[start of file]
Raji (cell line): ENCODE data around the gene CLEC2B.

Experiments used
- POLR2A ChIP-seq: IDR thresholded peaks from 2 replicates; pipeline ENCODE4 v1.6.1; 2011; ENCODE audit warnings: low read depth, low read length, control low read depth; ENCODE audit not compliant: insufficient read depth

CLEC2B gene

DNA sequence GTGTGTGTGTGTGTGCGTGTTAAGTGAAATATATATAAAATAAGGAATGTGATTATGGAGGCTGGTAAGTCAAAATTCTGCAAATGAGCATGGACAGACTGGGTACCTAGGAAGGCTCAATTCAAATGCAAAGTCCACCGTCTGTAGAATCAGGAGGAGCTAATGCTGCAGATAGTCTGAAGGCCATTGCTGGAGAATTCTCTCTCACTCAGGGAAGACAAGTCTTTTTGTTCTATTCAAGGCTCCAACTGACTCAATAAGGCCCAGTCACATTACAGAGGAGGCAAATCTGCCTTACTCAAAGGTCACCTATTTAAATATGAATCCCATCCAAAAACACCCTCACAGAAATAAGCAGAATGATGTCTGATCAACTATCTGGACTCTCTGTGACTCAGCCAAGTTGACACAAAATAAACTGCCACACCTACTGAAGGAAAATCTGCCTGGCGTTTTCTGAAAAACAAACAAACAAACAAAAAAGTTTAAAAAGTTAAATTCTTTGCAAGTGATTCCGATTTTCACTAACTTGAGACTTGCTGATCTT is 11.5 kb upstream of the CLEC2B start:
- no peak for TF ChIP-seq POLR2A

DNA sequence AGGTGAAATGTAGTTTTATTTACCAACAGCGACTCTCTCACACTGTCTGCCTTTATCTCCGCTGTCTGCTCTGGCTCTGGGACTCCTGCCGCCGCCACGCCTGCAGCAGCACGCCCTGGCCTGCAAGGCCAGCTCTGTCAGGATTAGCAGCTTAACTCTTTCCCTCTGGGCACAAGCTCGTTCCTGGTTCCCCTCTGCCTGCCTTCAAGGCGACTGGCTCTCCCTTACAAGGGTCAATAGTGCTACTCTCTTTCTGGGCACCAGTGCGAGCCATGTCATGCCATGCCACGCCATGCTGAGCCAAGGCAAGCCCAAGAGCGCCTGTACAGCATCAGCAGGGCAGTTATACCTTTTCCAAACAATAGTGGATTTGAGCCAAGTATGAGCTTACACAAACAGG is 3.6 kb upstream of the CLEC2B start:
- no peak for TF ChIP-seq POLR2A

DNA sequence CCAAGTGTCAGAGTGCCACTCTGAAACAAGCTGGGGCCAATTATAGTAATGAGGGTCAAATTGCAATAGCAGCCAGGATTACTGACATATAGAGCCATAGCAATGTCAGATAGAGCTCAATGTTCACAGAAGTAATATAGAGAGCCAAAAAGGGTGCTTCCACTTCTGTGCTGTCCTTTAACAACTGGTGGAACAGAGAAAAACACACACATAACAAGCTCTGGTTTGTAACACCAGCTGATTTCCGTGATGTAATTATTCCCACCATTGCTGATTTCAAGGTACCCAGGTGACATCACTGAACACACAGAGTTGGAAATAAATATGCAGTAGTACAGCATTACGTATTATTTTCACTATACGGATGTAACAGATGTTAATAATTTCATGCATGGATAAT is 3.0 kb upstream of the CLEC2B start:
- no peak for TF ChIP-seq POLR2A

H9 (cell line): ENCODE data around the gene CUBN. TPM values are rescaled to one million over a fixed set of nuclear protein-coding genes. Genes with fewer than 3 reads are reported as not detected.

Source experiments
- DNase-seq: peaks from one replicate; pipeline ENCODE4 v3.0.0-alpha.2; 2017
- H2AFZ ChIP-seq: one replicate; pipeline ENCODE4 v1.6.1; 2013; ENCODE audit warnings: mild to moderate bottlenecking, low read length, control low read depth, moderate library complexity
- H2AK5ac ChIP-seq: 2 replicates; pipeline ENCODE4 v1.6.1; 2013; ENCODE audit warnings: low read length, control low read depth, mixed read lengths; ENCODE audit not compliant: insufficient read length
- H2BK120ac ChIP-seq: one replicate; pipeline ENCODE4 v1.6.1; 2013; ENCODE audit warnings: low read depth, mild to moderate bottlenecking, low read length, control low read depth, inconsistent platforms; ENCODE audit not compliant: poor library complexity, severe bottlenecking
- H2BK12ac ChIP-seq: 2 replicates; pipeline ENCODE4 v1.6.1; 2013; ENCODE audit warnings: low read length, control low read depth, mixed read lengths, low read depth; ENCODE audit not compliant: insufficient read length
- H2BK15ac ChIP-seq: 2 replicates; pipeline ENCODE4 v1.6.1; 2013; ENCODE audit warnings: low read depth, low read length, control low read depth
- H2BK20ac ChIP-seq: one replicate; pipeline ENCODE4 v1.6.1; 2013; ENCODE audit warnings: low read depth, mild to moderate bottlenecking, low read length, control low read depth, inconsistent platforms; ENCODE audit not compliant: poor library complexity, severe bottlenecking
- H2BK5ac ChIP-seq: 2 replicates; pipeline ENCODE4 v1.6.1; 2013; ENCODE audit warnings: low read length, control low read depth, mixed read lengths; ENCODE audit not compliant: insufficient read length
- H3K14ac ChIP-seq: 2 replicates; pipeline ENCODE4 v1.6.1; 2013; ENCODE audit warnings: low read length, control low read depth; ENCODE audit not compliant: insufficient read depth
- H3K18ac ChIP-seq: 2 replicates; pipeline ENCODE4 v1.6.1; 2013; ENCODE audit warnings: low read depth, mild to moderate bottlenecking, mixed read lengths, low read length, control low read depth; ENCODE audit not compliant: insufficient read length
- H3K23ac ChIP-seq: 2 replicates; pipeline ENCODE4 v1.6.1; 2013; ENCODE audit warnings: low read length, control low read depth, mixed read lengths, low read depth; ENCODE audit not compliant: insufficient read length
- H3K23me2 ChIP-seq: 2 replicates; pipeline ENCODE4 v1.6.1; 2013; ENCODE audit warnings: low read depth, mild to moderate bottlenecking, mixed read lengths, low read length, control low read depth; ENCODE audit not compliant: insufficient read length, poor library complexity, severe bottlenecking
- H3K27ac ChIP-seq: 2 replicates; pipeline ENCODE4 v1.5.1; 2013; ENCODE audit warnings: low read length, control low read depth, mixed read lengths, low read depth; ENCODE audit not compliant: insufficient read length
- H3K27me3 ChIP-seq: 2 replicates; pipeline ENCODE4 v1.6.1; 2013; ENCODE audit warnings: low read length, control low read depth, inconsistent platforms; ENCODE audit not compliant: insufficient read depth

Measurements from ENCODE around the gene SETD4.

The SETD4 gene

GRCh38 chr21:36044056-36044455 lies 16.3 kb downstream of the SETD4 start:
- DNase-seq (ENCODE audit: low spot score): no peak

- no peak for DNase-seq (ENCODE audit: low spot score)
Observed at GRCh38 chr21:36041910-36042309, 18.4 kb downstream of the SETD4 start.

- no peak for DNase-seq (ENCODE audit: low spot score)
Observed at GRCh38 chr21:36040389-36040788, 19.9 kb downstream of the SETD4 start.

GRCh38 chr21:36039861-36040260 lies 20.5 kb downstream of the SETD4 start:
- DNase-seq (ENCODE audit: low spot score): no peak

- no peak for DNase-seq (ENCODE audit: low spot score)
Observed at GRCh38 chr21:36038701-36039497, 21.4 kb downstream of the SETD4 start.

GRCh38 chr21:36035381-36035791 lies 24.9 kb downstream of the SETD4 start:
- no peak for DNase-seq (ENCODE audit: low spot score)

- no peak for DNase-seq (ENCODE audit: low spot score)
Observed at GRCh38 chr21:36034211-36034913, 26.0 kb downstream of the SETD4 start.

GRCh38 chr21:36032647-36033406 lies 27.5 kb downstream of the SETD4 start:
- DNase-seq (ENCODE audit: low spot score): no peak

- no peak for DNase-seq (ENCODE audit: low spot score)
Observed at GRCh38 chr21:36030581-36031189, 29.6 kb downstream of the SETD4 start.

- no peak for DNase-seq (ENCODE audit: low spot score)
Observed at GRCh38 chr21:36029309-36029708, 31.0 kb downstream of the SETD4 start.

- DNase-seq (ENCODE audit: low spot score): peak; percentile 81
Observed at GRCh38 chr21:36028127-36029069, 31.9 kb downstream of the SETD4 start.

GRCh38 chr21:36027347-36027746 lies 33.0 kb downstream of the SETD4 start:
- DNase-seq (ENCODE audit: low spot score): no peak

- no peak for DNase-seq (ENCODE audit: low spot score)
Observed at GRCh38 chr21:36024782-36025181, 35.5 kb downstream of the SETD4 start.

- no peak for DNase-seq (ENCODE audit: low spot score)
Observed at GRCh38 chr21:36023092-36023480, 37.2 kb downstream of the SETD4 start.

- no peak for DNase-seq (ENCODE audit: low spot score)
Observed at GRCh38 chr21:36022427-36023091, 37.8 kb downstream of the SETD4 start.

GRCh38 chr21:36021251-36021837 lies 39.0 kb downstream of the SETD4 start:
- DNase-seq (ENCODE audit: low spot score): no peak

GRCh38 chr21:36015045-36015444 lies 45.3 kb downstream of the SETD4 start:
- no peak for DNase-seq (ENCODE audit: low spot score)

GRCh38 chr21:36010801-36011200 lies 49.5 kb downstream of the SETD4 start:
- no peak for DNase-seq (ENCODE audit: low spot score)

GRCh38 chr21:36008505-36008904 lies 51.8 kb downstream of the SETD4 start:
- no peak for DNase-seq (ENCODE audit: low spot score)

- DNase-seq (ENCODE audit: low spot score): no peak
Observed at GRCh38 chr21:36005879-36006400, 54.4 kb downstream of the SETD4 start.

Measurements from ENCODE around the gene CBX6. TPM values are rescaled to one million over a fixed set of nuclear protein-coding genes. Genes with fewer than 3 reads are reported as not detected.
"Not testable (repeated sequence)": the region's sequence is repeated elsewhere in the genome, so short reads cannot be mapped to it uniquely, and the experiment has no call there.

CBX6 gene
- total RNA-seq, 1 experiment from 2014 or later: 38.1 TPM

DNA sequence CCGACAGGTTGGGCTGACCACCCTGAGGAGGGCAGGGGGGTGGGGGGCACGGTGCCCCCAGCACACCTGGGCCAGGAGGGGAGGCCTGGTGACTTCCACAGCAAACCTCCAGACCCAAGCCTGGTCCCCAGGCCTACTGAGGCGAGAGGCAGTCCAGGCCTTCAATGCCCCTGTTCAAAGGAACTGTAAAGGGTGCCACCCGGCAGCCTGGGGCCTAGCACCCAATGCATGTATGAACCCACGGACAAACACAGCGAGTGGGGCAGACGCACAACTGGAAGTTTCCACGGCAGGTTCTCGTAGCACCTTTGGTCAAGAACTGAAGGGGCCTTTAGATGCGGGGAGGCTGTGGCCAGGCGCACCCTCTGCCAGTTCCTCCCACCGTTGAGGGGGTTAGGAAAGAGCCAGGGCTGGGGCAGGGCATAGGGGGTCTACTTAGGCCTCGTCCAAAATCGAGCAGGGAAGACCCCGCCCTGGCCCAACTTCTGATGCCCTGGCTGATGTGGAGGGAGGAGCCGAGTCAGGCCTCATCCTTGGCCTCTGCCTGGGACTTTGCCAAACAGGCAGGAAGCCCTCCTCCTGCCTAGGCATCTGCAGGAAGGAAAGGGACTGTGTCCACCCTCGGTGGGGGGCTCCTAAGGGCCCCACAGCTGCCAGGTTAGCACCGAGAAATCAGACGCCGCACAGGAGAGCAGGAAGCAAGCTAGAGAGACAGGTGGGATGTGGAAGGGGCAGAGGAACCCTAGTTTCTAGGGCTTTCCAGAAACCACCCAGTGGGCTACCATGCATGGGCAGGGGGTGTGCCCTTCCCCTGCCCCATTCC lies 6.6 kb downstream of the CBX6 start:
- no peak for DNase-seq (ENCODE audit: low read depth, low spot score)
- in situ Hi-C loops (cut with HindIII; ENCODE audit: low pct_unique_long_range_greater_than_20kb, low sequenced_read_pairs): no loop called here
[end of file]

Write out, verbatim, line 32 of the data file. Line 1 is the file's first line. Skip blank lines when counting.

Observed at GRCh38 chr21:36041910-36042309, 18.4 kb downstream of the SETD4 start.